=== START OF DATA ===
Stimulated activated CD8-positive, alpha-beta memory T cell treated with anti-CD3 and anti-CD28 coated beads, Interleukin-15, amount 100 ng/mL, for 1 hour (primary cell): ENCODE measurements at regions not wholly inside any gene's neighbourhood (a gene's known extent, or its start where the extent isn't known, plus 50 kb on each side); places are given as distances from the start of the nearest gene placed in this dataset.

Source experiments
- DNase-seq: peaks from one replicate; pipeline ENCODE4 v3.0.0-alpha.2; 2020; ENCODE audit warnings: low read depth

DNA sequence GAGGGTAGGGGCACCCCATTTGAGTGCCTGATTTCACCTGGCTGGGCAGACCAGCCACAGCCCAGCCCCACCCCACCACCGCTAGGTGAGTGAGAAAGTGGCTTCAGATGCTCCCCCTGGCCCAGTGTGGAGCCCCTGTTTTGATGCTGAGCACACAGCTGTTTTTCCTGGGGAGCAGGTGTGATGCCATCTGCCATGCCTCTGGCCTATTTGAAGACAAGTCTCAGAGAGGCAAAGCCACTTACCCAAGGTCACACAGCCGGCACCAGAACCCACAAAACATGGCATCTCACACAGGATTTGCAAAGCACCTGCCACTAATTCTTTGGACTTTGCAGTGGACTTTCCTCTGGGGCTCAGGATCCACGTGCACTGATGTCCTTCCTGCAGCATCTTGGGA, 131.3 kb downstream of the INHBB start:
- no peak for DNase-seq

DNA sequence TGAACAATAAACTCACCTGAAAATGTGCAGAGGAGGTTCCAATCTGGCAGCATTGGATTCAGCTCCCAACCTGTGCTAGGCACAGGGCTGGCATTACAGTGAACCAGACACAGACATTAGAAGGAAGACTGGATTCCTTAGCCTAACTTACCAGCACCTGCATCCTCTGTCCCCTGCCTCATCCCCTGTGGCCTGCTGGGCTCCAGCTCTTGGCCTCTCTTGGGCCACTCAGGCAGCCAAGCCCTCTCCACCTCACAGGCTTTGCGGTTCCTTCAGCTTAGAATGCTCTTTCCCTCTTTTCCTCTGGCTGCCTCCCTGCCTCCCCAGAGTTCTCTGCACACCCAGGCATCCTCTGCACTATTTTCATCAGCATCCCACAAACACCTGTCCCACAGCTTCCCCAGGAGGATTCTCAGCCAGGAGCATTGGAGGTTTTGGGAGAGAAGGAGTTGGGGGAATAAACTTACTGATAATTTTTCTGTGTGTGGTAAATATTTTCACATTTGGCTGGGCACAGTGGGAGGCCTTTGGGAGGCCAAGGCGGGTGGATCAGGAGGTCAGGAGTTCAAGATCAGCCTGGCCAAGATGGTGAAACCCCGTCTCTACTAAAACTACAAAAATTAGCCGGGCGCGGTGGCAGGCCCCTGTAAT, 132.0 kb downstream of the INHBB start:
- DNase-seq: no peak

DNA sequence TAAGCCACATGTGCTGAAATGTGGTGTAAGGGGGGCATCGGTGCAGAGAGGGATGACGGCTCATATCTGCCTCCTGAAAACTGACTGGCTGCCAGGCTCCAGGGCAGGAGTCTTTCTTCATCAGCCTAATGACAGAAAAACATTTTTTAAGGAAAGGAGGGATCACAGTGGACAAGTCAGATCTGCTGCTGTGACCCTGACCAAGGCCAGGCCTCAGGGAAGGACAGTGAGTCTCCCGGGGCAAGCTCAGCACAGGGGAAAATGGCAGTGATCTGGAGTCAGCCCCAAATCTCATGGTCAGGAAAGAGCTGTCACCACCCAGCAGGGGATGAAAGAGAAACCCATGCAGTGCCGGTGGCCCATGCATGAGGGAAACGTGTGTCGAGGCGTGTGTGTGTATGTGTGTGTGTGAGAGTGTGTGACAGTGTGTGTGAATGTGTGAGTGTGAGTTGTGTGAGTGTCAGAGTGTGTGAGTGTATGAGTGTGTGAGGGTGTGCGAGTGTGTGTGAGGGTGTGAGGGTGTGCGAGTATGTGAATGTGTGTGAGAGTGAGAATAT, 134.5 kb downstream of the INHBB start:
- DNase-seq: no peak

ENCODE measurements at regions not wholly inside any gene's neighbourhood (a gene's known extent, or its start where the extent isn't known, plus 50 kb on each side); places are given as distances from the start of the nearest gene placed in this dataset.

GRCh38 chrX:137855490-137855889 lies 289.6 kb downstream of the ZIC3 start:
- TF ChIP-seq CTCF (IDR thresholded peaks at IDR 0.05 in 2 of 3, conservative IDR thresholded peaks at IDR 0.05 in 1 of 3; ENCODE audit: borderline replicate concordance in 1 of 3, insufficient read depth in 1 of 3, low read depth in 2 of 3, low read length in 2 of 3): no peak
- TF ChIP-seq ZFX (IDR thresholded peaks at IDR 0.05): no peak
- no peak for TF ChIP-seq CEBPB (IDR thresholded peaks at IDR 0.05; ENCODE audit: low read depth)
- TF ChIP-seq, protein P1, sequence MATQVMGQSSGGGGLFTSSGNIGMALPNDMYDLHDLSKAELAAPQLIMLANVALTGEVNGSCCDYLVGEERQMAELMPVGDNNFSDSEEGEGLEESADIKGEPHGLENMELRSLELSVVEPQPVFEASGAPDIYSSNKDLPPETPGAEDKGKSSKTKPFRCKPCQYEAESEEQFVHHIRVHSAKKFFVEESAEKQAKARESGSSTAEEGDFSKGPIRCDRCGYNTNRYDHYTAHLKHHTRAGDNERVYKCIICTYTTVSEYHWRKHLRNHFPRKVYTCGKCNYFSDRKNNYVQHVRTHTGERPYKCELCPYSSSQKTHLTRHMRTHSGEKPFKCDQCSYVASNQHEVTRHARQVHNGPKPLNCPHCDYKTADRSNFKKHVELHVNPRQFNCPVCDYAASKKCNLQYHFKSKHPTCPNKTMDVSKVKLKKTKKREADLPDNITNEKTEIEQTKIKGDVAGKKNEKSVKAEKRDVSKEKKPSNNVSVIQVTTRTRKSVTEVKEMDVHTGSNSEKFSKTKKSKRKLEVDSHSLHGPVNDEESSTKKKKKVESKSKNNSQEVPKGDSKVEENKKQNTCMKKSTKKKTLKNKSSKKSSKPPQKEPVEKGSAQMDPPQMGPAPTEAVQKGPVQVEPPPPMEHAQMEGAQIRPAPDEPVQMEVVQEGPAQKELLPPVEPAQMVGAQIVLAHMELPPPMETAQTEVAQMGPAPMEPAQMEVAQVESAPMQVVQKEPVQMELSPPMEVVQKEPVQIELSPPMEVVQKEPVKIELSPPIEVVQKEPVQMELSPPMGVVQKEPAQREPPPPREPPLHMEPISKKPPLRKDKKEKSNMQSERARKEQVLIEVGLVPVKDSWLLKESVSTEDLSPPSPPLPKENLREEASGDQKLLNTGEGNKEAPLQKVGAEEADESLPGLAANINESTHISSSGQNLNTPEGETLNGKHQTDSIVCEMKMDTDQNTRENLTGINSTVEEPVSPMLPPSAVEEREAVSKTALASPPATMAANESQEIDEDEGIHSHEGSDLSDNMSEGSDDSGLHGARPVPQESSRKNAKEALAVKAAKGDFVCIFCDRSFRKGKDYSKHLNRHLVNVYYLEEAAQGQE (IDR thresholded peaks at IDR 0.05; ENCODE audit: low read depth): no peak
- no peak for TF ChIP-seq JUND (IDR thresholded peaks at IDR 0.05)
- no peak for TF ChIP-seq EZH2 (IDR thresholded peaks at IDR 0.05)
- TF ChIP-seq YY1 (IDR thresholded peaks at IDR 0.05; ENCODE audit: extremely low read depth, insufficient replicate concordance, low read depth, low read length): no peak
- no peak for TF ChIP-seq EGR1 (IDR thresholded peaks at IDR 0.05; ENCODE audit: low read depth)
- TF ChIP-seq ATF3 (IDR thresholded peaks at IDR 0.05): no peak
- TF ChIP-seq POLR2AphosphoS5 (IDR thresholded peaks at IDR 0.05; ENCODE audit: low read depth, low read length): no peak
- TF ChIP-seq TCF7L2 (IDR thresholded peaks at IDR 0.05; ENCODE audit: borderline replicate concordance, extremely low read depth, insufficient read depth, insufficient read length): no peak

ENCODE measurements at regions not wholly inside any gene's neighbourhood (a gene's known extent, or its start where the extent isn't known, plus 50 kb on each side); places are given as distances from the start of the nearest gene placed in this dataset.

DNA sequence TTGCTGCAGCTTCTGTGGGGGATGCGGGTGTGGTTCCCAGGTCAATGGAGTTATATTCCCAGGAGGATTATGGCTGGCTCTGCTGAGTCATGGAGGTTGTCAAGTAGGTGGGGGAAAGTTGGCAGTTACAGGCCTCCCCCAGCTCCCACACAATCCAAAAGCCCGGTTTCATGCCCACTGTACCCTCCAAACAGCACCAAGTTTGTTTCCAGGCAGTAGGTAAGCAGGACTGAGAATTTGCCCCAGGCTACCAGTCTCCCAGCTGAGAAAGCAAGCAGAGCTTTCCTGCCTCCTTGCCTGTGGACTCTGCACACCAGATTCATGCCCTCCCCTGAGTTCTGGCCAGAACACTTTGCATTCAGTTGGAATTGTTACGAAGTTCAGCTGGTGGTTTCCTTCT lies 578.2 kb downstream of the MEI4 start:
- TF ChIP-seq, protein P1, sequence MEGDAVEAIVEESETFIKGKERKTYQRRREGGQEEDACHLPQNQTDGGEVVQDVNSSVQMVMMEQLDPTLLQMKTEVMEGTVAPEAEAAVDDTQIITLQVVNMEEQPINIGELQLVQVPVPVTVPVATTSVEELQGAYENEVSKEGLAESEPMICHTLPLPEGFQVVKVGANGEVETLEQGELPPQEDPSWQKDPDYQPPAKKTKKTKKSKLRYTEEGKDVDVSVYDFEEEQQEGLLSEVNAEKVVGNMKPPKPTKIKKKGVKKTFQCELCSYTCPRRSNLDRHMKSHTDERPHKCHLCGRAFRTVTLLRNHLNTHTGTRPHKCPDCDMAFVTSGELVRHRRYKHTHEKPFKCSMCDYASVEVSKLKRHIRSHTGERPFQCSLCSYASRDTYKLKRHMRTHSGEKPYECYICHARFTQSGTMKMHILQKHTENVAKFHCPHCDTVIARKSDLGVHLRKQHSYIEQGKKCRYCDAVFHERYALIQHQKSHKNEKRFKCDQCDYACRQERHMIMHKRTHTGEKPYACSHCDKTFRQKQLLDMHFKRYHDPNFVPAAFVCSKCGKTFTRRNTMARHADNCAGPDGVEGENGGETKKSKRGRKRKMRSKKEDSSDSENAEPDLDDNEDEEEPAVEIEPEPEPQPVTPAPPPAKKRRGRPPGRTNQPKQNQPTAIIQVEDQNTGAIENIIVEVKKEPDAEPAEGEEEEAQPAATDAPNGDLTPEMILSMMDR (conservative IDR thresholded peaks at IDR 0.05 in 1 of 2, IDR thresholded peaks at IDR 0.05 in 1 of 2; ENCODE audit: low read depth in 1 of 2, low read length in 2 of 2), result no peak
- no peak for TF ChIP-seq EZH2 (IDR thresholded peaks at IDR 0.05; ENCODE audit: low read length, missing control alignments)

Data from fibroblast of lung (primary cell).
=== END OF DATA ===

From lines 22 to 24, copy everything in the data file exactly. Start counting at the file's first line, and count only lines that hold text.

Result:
- TF ChIP-seq TCF7L2 (IDR thresholded peaks at IDR 0.05; ENCODE audit: borderline replicate concordance, extremely low read depth, insufficient read depth, insufficient read length): no peak

ENCODE measurements at regions not wholly inside any gene's neighbourhood (a gene's known extent, or its start where the extent isn't known, plus 50 kb on each side); places are given as distances from the start of the nearest gene placed in this dataset.

DNA sequence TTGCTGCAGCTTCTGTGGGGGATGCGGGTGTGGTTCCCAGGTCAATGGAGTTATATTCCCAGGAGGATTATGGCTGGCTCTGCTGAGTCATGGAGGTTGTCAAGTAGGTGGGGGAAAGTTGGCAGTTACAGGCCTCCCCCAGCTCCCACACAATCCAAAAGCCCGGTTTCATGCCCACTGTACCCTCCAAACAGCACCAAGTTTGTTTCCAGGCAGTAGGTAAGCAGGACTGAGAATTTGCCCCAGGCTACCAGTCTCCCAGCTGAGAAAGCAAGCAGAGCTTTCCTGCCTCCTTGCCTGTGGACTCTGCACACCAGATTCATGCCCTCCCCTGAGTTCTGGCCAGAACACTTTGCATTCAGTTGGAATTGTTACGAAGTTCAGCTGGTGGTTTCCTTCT lies 578.2 kb downstream of the MEI4 start: